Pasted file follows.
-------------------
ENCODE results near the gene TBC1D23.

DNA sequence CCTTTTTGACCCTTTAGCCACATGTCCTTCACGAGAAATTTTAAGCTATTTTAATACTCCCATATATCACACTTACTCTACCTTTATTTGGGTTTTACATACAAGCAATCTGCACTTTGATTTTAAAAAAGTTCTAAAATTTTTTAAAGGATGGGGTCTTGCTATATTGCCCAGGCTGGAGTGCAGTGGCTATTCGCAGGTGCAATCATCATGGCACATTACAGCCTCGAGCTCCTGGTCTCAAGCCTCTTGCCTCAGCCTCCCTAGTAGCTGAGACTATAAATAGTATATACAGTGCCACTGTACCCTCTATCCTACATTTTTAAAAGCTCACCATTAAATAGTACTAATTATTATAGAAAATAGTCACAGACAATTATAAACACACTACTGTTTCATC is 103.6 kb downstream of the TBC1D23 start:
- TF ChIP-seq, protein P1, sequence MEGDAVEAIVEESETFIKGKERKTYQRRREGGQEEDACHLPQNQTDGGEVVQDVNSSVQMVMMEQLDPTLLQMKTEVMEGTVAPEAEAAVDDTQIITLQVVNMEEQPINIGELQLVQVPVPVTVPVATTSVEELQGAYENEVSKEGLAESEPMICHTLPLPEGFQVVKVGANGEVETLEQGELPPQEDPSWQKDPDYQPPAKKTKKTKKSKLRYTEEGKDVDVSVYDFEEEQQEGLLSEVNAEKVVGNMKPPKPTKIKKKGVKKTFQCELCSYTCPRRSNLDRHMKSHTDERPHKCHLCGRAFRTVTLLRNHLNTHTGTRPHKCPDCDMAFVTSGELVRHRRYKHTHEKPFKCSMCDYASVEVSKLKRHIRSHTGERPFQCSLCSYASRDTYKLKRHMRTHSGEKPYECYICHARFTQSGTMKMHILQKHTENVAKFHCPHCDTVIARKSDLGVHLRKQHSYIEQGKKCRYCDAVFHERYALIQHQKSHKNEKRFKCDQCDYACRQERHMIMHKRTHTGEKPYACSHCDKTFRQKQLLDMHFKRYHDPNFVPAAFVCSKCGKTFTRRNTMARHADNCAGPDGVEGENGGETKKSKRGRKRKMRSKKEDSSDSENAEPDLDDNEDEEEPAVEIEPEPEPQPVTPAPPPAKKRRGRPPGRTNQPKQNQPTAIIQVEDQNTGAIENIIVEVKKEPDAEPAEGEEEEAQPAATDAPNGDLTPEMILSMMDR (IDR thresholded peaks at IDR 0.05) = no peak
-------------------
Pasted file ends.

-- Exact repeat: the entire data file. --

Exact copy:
ENCODE results near the gene TBC1D23.

DNA sequence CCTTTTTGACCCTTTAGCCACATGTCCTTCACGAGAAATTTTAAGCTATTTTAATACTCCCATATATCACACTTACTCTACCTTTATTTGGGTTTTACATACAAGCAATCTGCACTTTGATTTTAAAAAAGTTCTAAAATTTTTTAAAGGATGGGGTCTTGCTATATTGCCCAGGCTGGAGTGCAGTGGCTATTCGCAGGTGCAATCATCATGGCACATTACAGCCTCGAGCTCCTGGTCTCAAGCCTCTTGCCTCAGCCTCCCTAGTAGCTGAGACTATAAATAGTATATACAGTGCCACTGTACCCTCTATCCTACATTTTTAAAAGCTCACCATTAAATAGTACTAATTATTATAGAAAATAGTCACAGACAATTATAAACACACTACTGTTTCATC is 103.6 kb downstream of the TBC1D23 start:
- TF ChIP-seq, protein P1, sequence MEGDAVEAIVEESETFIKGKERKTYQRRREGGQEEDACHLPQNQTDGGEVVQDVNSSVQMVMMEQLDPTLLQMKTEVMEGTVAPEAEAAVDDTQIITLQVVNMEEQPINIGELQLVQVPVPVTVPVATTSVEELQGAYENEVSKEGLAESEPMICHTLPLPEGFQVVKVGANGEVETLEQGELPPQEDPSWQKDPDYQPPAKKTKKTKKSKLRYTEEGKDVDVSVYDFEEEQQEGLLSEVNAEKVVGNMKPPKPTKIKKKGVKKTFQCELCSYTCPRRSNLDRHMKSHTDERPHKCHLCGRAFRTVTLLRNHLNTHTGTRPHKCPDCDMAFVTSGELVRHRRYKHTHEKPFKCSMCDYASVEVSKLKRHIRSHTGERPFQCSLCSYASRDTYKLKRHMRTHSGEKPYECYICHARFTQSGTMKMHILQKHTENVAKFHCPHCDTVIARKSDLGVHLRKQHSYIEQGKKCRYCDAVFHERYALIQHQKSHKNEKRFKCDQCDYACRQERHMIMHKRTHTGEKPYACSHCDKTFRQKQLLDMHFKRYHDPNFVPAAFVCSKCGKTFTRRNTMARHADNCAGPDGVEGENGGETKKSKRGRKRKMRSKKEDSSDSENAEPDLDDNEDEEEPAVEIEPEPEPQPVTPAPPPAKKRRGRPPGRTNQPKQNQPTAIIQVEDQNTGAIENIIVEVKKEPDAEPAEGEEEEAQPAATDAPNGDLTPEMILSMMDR (IDR thresholded peaks at IDR 0.05) = no peak